Dubai: Embarking on a five-year partnership with Australia’s flag carrier, Qantas, Emirates is expecting strong growth in its revenue from the Oceania market, according to Emirates’ top executive.
At present, 29 per cent of the airline’s revenue comes from the Far East and Australasia region, as per Emirates’ last year financial report.
Asked if this partnership will boost the income from Oceania any further, Tim Clark, president, Emirates airline, said: “Yes we do expect to grow the income out of the Oceania route as a result of this partnership. Emirates had already been expanding its frequency capacity into Australia, New Zealand markets.”
Clark, who was speaking with reporters on Monday after he flew to Dubai from Sydney along with Qantas chief executive, Alan Joyce, and the Australian Minister of Transport, Anthony Albanese, added that Emirates already operates 84 frequencies on the route. “And with the Qantas [tieup] that makes it 14 flights a day,” Clark said. “So this is certainly a growth model for Emirates, and for Qantas. And when this beds down, the income coming out of not just Oceania for us, but from all the other points, will grow at quite a significant rate.”
The two carriers marked the official start of their partnership on Sunday, with the first Qantas flights departing from Sydney and Melbourne to London via Dubai. Combined, the two will offer 98 flights a week between Australia and Dubai. And for Emirates customers it opens up Qantas’ domestic network of more than 32 destinations.
Welcoming the move, Joyce said the partnership would make long-haul travel more seamless — and faster — for millions of Australians. “From today, our customers from Adelaide, Brisbane, Perth, Melbourne and Sydney have one-stop access to 65 destinations in the Middle East, North Africa, the UK and Europe via the joint Qantas and Emirates network,” he said.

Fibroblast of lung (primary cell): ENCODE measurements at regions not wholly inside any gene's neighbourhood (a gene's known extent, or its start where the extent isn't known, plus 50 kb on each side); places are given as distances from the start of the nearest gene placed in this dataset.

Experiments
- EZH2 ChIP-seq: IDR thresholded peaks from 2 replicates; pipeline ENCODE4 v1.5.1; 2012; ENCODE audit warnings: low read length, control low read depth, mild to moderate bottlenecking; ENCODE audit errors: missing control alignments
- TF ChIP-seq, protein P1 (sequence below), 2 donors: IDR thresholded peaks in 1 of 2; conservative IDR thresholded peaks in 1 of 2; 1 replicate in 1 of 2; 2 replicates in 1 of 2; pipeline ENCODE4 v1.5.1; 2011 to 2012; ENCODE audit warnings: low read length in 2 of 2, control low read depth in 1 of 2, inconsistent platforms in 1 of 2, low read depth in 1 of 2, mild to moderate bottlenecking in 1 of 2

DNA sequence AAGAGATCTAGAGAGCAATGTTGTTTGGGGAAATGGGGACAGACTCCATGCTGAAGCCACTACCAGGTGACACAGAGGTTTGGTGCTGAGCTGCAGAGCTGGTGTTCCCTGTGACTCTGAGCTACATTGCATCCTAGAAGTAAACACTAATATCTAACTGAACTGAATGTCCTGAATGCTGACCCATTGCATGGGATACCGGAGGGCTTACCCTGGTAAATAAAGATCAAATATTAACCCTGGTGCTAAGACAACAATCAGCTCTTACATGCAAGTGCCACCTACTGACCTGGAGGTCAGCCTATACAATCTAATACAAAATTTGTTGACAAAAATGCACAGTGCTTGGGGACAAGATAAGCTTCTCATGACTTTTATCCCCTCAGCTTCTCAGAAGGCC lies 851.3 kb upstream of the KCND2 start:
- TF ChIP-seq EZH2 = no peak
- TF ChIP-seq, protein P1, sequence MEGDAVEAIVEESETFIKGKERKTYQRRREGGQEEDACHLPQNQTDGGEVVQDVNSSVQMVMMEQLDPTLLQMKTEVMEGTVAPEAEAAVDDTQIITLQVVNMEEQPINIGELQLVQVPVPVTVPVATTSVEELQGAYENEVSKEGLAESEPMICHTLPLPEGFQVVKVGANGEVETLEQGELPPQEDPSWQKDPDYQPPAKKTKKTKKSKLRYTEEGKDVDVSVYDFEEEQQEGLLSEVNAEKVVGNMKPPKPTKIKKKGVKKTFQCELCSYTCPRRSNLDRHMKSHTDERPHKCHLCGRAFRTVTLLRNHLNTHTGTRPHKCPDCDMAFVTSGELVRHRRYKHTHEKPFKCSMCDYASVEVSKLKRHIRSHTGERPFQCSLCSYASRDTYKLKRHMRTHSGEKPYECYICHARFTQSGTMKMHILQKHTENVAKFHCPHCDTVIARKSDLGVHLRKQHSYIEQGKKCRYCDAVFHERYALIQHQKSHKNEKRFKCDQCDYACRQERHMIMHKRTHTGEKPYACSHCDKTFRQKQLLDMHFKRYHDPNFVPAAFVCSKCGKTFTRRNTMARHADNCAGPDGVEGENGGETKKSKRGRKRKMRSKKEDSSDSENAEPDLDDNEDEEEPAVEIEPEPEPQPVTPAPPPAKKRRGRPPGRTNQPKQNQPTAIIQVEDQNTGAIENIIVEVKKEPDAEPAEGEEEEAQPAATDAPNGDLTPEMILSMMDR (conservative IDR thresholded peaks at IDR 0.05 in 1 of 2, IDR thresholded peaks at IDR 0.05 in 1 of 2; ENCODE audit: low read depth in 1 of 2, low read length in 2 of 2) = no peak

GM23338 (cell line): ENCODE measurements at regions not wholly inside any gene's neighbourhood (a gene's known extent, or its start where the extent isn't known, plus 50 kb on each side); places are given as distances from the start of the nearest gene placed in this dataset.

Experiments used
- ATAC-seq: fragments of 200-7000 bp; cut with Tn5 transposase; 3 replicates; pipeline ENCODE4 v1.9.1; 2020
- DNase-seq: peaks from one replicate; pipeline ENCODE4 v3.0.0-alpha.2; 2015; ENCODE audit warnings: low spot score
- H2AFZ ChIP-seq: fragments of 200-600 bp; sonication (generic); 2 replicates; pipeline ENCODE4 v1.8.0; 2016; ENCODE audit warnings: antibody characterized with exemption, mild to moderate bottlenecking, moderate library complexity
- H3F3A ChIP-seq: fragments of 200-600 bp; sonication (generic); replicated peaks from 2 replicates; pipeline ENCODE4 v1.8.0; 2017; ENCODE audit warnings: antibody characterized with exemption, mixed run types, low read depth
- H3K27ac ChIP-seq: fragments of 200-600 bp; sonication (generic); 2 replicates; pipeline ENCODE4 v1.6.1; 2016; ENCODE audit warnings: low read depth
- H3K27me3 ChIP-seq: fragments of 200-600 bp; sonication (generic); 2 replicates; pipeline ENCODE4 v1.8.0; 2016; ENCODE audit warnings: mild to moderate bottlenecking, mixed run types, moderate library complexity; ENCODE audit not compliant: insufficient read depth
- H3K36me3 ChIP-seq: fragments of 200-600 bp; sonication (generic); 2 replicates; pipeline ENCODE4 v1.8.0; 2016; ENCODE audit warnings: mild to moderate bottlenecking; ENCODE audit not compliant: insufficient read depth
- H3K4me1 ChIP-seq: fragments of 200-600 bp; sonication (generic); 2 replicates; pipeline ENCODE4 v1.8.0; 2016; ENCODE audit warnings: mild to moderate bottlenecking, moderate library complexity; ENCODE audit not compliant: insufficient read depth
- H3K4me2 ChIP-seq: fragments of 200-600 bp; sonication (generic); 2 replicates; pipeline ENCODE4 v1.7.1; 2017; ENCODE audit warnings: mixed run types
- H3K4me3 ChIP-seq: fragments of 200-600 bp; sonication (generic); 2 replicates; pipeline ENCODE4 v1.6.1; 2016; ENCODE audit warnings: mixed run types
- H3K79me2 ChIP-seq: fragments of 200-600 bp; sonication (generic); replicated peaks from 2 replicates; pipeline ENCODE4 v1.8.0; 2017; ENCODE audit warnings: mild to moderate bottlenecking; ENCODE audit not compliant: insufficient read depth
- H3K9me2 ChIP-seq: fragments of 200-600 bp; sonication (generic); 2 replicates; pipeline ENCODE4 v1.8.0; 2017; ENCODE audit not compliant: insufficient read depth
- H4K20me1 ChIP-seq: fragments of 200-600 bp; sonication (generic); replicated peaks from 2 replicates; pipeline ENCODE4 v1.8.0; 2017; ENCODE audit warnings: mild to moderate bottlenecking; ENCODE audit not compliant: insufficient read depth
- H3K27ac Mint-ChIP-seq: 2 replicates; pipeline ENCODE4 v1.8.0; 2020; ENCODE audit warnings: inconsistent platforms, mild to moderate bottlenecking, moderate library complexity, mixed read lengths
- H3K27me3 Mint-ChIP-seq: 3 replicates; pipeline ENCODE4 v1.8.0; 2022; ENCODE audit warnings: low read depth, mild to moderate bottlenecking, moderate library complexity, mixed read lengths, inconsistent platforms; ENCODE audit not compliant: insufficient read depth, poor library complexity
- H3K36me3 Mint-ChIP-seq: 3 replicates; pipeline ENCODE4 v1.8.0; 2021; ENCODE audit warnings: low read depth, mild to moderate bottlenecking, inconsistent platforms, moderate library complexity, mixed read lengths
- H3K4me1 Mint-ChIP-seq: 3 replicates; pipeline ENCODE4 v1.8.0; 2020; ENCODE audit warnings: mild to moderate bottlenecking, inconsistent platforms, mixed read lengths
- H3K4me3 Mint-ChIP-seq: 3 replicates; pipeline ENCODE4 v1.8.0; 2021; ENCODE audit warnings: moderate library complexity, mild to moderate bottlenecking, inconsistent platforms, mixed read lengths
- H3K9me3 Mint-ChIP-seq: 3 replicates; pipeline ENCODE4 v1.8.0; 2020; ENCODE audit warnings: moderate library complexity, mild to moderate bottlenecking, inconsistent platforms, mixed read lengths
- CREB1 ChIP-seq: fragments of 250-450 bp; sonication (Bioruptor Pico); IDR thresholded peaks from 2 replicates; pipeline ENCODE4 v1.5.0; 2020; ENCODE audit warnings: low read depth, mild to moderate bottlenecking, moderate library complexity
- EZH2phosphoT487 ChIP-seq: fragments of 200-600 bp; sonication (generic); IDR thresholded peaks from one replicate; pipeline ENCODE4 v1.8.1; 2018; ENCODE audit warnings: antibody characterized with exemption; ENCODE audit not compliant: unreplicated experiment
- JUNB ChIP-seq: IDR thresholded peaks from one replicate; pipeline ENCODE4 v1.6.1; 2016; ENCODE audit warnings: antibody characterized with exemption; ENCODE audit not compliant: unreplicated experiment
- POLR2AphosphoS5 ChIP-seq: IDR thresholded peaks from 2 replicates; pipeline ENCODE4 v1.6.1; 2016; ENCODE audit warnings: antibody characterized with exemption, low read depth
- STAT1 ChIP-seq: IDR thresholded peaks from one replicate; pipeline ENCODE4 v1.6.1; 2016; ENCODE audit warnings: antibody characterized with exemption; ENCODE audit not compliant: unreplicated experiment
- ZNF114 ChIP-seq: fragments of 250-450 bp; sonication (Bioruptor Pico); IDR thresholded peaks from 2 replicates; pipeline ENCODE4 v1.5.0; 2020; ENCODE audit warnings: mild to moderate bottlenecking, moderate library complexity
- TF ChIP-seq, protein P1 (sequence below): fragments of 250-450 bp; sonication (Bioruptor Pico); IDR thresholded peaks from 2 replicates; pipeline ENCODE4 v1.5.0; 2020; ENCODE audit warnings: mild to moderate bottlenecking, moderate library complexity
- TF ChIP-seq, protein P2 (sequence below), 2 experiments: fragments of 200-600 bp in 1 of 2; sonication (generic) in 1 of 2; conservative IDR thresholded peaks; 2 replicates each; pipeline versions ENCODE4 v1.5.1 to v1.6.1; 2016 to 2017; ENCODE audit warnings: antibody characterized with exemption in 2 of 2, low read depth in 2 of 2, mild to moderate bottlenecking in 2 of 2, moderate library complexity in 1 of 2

Qantas reportedly said on Monday that its Europe bookings jumped six-fold following an alliance with Emirates, which reduces flight times between the continents. “The travel time for our customers into continental Europe drops by more than two hours as a result of this alliance,” said Joyce. He added that Qantas plans to stick to its target of getting the international business on to profits by 2015.
Further, Emirates plans to extend the partnership to other areas of coordination, according to Clark. “It’s early days yet,” he said. “As we bed this partnership down, of course, there will be any number of possibilities where the two companies can come together. And I think as we move forward, we will be looking at some of those, like catering, possibly ground handling and so on. There are all sorts of possibilities.”
Qantas operates daily A380 services from Sydney and Melbourne to London (via Dubai) and Emirates 84 services per week between Australia and Dubai on a mix of A380s and B777 aircraft.